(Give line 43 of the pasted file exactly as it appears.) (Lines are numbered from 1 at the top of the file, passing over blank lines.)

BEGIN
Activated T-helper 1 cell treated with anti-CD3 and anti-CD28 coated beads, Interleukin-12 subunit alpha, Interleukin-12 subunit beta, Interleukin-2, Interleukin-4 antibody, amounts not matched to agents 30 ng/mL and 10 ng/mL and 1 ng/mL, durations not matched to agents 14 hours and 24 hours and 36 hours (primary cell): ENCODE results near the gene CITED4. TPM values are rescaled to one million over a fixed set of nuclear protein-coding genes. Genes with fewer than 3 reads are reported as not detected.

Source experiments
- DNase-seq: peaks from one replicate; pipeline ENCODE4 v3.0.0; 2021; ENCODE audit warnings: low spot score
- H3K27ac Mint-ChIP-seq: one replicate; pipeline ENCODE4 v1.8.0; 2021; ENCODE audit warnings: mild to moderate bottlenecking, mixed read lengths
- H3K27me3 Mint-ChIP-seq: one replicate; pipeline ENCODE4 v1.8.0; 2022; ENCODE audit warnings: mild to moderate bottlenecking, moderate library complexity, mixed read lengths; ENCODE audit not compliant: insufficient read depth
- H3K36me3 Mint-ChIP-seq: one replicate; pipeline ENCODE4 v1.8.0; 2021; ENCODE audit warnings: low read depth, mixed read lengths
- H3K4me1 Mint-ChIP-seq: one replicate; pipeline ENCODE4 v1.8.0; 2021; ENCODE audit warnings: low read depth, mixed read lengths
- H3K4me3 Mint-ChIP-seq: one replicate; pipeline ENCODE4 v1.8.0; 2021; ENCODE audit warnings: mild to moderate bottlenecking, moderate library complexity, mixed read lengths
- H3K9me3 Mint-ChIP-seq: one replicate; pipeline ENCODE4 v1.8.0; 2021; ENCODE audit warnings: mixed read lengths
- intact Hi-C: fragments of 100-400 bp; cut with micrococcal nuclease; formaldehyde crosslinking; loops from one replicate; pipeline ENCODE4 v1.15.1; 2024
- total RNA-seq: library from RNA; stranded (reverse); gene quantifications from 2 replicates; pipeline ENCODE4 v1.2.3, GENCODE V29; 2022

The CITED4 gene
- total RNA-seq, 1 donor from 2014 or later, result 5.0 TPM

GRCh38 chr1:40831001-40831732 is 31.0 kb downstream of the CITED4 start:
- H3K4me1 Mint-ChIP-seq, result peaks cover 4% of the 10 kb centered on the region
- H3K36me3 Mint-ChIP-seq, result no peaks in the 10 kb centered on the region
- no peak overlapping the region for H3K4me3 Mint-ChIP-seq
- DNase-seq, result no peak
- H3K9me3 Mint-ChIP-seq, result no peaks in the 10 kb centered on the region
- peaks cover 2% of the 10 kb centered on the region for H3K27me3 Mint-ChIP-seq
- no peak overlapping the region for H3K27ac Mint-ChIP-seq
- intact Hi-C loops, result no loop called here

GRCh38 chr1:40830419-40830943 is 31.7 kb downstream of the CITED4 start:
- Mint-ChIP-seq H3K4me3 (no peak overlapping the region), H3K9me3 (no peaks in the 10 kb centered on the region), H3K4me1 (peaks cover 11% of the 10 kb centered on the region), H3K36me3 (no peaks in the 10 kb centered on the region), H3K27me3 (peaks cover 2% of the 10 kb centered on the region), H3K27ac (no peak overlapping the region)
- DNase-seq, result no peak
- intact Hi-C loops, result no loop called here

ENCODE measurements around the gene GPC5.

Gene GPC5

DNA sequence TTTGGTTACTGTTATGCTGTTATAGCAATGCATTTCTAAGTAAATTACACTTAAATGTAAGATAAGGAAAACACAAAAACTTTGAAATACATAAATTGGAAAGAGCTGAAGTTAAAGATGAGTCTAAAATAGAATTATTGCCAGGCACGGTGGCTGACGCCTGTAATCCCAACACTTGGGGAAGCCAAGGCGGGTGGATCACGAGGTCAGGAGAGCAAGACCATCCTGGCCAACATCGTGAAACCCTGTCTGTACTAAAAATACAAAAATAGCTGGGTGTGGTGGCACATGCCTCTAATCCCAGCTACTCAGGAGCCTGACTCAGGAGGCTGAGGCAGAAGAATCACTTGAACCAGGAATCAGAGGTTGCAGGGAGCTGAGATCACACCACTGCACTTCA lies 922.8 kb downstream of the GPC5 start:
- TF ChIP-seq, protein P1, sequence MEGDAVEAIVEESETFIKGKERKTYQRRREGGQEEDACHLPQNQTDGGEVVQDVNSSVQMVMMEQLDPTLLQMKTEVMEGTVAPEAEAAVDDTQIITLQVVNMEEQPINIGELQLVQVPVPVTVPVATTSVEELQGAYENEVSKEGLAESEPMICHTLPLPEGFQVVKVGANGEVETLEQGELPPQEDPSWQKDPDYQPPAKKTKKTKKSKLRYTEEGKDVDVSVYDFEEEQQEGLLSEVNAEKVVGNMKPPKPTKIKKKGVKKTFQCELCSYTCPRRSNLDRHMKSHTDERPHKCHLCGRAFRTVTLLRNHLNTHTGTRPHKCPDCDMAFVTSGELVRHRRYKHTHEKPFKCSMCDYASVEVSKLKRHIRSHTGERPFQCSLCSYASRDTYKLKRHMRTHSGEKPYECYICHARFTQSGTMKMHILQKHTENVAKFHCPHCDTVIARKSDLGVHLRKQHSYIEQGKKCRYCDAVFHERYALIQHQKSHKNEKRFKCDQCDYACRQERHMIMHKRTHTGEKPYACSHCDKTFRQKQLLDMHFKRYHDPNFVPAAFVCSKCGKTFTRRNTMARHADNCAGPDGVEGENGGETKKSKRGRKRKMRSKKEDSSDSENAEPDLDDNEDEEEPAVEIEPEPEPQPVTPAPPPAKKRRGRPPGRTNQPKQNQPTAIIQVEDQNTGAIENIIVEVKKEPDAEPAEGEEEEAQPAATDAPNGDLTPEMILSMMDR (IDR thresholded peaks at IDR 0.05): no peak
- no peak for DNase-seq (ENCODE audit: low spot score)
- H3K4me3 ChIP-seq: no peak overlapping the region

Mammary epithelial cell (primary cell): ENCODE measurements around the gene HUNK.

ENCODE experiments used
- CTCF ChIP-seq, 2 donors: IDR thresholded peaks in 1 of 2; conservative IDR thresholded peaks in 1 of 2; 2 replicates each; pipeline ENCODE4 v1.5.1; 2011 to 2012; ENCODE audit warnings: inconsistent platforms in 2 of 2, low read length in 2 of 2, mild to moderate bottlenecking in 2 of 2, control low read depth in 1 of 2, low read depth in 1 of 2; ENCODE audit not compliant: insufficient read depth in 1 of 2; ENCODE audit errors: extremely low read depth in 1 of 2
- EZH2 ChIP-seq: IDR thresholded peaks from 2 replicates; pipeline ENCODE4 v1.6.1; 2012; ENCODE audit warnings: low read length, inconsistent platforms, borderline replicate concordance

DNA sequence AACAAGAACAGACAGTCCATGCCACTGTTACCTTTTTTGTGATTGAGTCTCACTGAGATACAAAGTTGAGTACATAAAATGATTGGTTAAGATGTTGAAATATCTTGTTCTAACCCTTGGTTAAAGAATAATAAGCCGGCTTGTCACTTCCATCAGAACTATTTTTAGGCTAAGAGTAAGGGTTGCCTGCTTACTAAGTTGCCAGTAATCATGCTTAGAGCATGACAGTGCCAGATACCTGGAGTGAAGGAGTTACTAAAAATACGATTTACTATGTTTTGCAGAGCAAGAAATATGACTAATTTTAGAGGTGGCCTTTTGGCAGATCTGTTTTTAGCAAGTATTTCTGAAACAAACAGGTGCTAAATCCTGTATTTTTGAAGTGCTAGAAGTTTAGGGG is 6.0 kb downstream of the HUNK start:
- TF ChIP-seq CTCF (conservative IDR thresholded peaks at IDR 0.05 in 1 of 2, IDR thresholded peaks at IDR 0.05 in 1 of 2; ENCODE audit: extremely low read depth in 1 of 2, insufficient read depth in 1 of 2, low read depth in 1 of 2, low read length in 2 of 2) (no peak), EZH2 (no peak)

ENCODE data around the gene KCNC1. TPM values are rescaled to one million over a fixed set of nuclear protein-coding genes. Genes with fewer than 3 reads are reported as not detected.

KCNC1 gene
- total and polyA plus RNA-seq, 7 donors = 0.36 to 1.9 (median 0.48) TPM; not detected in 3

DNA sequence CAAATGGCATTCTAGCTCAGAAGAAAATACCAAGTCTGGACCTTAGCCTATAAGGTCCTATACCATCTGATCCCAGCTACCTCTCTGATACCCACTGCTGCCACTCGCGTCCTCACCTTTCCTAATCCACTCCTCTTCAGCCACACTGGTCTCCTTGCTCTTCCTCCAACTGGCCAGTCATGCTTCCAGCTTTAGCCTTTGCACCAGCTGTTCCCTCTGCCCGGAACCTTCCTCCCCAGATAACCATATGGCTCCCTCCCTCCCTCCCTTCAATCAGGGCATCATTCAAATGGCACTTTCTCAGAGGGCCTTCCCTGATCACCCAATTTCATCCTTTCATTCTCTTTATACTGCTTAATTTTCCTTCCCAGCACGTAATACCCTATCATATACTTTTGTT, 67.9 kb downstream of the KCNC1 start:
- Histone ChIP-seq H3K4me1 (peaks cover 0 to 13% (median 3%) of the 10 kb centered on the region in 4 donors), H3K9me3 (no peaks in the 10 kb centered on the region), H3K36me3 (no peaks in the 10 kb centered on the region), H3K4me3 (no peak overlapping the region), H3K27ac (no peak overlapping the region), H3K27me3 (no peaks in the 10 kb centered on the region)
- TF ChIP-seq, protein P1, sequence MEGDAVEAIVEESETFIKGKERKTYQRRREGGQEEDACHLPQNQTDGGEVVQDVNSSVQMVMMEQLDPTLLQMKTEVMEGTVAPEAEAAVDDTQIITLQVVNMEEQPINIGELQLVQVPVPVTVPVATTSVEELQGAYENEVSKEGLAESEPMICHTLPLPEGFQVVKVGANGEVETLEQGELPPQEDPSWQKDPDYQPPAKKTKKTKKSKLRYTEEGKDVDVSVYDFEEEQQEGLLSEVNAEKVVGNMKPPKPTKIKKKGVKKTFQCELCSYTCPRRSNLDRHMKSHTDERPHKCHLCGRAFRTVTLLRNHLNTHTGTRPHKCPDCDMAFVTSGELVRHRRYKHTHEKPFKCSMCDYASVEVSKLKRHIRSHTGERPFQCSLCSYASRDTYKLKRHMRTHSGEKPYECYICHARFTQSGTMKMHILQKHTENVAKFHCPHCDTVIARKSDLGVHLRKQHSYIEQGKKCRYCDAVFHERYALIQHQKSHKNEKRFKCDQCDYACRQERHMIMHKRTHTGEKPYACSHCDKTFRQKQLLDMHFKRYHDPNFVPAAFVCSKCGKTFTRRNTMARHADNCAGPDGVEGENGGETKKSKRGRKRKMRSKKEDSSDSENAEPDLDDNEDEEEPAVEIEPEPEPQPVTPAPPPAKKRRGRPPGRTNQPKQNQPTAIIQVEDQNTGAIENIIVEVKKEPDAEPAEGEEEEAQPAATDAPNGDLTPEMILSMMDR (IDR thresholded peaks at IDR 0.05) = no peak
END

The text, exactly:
- Histone ChIP-seq H3K4me1 (peaks cover 0 to 13% (median 3%) of the 10 kb centered on the region in 4 donors), H3K9me3 (no peaks in the 10 kb centered on the region), H3K36me3 (no peaks in the 10 kb centered on the region), H3K4me3 (no peak overlapping the region), H3K27ac (no peak overlapping the region), H3K27me3 (no peaks in the 10 kb centered on the region)